The achievements of holders of Coln St. Aldwyns manor and the Williamstrip estate are noted below. The Hicks Beach family of Williamstrip became the dominant landed interest in the parish before 1845 with the acquisition by Sir Michael Hicks Hicks Beach of the leaseholds of Coln St. Aldwyns manor and the rectory estate. His son Michael Edward provided the village with a piped water-supply in 1878 (fn. 85) and electric street lighting by 1906. (fn. 86)
Manors and Other Estates
Between 779 and 790 Aldred, under-king of the Hwicce, granted an estate of 60 'manentes' in Coln St. Aldwyns, then called Enneglan, to Gloucester Abbey. (fn. 87) The estate was alienated by Wilstan, abbot from 1058, but Abbot Serlo had recovered it from the archbishop of York (fn. 88) by 1086 when it was assessed at 4 hides. (fn. 89) The abbey was granted free warren in 1354 (fn. 90) but by then its manor of COLN ST. ALDWYNS was held by a tenant at a rent of 13s. 6d. (fn. 91) John de Haudlo, tenant in 1322, (fn. 92) died in 1346 when the manor reverted to Isabel, widow of his son Richard. (fn. 93) Isabel, who married Robert of Hillesley, died in 1361 and, as her son Edmund de Haudlo had died, her heirs were her daughters Margaret and Elizabeth. (fn. 94) Margaret and her husband John of Appleby, who were awarded the manor for the life of Edmund's widow Alice, (fn. 95) secured it in 1366 (fn. 96) and in the early 15th century land there was said to be held from John. (fn. 97) The abbey later took the estate in hand but in the early 16th century the demesne was let at farm. (fn. 98)
In 1541 the manor was settled on the dean and chapter of Gloucester cathedral (fn. 99) who held it until the mid 19th century. Sir Giles Poole farmed the manor in the mid 16th century (fn. 100) but it was leased, evidently in 1550 for 90 years, to Sir Anthony Kingston. In 1556, after Sir Anthony's death, Ralph Jennings, to whom the lease had reverted, sold it to George Fettiplace who acquired a lease of the demesne, in which the Jennings family had had an interest, from Jerome Barnard. (fn. 101) From the mid 17th century George's descendants farmed the manor under leases for terms of 21 years, generally renewed after 4 to 10 years. (fn. 102) The dean and chapter resumed the manorial rights in 1804. (fn. 103)
George Fettiplace, a judge, died in 1577 and the estate passed in turn to his wife Cecily and son John (fn. 104) (d. 1636). John's heir was his brother Sir Giles Fettiplace of Poulton (Wilts., later Glos.) (fn. 105) (d. 1641) who was succeeded by his nephew John Fettiplace. (fn. 106) John, who served Parliament as governor of Cirencester, (fn. 107) acquired the freehold from the parliamentary commissioners in 1650 (fn. 108) but took a lease in 1660. (fn. 109) By 1677 he had been succeeded by his son Giles, a prominent Quaker, (fn. 110) who died in 1702 (fn. 111) leaving as his heirs his daughters Elizabeth, Frances, and Theophila. They and their descendants held joint leases of the manor. (fn. 112) Elizabeth died in 1716 (fn. 113) and her interest evidently passed to, among others, Rebecca, wife by 1765 of Sir John Bridger of Coombe in Hamsey (Suss.). (fn. 114) Their daughter Mary married George Shiffner, created a baronet in 1818. (fn. 115) Frances Fettiplace (d. 1717) married John Bellers (1654–1725), a Quaker philanthropist, and their son Fettiplace Bellers (?d. 1750) was a dramatist and philosopher. (fn. 116) Theophila Fettiplace married in turn Thomas Church (d. by 1705) and John Partridge (d. by 1720), (fn. 117) and her interest passed, apparently with Bourton-on-the-Water manor, to the Ingram family. In 1720 Joseph Ingram and his wife Mary, and later Samuel Ingram (d. c. 1777) and his brother Thomas (d. 1806), were named among the lessees. Thomas's daughter Frances (d. 1834) married John Rice, but a distant cousin, Bowyer Vaux, (fn. 118) had apparently acquired her interest by 1833. (fn. 119) The lessees who held c. 1,487 a. (fn. 120) sold the lease before 1845 to Sir Michael Hicks Hicks Beach of Williamstrip (fn. 121) who already leased c. 217 a. from the dean and chapter. (fn. 122) The freehold, which passed in 1855 to the Ecclesiastical Commissioners, (fn. 123) was bought in 1860 by Sir Michael Edward Hicks Beach, (fn. 124) with whose Williamstrip estate it then passed.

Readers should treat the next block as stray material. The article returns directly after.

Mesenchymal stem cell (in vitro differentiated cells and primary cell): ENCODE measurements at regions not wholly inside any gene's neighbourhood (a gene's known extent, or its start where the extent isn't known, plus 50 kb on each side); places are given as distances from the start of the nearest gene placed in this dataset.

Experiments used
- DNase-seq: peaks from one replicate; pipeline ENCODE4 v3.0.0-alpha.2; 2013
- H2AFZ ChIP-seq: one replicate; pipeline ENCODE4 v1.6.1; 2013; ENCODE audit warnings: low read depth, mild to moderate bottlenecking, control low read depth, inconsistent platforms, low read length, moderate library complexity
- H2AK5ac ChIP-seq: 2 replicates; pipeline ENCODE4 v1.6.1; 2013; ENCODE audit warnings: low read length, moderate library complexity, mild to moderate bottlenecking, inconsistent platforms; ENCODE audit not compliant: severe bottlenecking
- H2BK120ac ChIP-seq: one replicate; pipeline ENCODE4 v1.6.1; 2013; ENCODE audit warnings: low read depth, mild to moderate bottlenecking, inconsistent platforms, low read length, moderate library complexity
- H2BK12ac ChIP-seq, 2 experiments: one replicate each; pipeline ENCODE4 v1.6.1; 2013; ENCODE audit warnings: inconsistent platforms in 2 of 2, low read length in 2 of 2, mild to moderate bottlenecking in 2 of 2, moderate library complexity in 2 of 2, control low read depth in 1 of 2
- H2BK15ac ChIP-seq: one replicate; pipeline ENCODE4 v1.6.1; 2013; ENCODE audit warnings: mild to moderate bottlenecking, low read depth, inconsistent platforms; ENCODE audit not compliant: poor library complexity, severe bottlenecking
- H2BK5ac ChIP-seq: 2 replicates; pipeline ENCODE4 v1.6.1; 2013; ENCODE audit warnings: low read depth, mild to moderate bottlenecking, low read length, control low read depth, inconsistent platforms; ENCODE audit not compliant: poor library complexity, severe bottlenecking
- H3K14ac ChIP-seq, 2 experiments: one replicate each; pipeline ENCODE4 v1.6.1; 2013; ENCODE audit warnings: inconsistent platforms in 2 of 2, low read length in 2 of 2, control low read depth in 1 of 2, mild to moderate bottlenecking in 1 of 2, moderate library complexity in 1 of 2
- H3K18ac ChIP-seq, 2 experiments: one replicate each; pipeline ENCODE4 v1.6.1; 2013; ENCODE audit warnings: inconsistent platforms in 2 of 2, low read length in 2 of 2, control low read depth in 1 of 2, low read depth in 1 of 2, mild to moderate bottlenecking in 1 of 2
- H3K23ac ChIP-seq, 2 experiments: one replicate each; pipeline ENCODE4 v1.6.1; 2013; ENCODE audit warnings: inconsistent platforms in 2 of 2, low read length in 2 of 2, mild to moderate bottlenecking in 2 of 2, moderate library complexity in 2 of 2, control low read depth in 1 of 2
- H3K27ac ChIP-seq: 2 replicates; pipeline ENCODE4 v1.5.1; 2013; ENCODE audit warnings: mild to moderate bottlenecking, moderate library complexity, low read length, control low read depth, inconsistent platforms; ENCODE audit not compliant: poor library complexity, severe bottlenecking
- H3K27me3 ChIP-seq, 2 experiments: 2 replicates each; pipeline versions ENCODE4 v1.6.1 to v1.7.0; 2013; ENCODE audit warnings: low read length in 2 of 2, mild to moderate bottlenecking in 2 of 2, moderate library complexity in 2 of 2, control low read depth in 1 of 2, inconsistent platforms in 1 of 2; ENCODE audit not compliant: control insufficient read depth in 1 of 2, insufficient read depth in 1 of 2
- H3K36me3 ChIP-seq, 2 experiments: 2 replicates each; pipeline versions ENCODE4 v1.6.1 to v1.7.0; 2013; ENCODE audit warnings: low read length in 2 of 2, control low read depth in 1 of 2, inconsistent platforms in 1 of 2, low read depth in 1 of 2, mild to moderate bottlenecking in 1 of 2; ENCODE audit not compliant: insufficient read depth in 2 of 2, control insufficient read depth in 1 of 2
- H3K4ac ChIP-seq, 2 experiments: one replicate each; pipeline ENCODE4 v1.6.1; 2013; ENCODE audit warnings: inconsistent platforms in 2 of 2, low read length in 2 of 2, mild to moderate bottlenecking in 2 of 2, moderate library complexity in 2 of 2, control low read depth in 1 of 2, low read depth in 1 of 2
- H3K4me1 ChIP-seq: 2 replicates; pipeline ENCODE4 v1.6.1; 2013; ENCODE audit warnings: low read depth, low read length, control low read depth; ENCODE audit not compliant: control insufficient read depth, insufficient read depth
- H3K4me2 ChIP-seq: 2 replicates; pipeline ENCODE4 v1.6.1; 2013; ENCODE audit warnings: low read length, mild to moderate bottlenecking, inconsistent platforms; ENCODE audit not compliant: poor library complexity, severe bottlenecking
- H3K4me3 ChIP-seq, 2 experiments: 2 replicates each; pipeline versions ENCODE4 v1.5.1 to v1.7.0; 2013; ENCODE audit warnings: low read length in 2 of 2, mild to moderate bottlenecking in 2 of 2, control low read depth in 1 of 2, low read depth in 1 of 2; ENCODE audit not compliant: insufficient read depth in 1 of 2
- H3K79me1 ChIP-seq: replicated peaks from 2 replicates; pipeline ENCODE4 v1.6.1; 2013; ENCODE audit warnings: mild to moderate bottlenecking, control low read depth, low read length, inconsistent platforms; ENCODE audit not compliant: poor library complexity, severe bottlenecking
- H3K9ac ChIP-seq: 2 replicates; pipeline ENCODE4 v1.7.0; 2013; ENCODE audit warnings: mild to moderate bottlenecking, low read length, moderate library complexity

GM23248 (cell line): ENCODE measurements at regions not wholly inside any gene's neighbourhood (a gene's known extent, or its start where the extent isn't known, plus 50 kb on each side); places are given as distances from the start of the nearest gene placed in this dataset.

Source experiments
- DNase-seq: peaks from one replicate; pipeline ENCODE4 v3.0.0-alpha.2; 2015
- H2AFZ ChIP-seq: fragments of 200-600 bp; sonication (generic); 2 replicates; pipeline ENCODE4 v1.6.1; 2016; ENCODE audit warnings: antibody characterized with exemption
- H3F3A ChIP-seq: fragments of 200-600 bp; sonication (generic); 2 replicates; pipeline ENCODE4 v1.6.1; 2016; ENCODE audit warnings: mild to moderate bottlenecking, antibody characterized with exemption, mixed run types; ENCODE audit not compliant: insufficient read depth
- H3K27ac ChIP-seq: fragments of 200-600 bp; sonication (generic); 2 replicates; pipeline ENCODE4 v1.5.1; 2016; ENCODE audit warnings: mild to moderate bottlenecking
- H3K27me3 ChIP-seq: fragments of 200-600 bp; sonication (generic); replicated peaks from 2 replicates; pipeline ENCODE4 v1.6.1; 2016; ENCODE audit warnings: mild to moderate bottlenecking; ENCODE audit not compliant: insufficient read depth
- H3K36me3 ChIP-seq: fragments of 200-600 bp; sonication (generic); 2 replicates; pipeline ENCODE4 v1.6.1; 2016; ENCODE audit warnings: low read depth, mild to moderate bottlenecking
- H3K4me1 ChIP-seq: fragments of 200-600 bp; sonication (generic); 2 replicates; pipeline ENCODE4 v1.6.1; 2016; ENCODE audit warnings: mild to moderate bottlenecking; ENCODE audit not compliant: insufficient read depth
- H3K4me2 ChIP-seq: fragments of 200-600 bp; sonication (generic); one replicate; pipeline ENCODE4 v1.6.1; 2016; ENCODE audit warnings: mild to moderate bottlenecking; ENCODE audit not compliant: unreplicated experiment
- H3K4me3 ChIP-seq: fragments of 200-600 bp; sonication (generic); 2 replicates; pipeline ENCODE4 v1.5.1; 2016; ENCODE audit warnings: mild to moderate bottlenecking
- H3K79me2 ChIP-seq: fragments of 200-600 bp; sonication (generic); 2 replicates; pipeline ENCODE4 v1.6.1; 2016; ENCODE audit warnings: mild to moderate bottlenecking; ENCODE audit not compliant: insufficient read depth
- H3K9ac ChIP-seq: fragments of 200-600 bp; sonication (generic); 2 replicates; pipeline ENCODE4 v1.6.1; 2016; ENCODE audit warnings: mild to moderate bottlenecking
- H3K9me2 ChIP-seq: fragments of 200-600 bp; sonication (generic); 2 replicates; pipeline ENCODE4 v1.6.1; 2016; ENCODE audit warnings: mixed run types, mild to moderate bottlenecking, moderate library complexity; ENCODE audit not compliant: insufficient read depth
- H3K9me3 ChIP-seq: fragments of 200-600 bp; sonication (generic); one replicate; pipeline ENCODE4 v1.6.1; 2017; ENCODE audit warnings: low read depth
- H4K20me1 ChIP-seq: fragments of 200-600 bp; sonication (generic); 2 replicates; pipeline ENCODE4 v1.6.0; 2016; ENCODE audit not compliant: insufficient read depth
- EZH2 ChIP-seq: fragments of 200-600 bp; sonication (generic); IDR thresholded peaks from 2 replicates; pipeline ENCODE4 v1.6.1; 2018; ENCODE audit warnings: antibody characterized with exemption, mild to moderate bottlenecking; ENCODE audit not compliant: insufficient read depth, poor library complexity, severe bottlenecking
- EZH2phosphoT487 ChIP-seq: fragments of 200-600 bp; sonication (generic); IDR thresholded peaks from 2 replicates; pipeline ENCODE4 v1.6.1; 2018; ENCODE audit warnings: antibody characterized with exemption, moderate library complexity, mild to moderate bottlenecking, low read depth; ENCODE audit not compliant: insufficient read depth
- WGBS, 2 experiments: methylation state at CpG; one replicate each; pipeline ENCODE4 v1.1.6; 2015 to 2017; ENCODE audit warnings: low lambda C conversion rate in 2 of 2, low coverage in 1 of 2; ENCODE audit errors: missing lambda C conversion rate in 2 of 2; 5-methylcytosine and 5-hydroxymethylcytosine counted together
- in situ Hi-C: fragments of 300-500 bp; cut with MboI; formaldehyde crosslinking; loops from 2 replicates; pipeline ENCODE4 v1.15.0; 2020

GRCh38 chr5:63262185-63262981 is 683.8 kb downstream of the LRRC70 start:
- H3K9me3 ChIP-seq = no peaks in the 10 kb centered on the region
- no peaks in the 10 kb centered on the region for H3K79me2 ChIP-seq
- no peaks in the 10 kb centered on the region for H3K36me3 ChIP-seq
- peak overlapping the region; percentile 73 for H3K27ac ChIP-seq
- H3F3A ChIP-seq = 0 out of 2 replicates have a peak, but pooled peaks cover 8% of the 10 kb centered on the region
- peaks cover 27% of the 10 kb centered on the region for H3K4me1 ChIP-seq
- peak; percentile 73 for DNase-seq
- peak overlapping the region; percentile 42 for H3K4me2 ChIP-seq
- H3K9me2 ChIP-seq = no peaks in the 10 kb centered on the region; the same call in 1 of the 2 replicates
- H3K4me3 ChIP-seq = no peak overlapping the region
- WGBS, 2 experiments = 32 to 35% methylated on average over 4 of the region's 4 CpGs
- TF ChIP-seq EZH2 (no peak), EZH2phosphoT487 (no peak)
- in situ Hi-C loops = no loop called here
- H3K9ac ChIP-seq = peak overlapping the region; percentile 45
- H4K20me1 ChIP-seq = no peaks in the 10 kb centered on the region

Coln Manor, north of the church, is a large gabled house of various dates and generally of two storeys with attics. The central east-west range incorporates a smaller house, possibly that which had been built by the mid 16th century, (fn. 125) of conventional plan, with a cross-passage entered through a north porch, a ground-floor hall to the west, and former service accommodation to the east. Beyond the hall a parlour block is probably of the 17th century and there are additional rooms, perhaps of the same date, in an eastern cross-wing. In 1649 the house was said to have about 6 bays and 19 rooms (fn. 126) and in 1672 it was assessed on 12 hearths. (fn. 127) A new block with two rooms on each floor was added north of the parlour c. 1700. At that time the house was used for Quaker meetings and John Bellers lived there c. 1710. (fn. 128) The hall and some other rooms were refitted in the earlier 18th century when a staircase was put in the parlour end. Later Thomas Ingram lived in the house, (fn. 129) which was occupied by tenants in the early 19th century (fn. 130) and again in the early 1890s. (fn. 131) In 1896, when Sir M. E. Hicks Beach made it his country residence, an access passage was built along the south side of the hall range, the south-eastern room was greatly enlarged, and additions were made on the north-west. Some new panelling was introduced to the principal rooms but some surviving 17th-century panelling may have been refitted in first-floor rooms. The reversal in the house's arrangement, whereby the north wing at the parlour end became kitchens, was probably made then. (fn. 132) The house, which after the First World War was the home of Lucy Catherine, widow of the 1st Earl St. Aldwyn, (fn. 133) was bought by Hatherop Castle School c. 1968 and used as a sixth-form college until 1974. (fn. 134) During that period several rooms were subdivided. In 1976 the house was sold to Mr. Anthony Hunt, a consulting engineer, and all sub-dividing walls were removed and the central range and east wing adapted as offices for his firm. (fn. 135) An early-18th-century dovecot and stabling stand north of the house.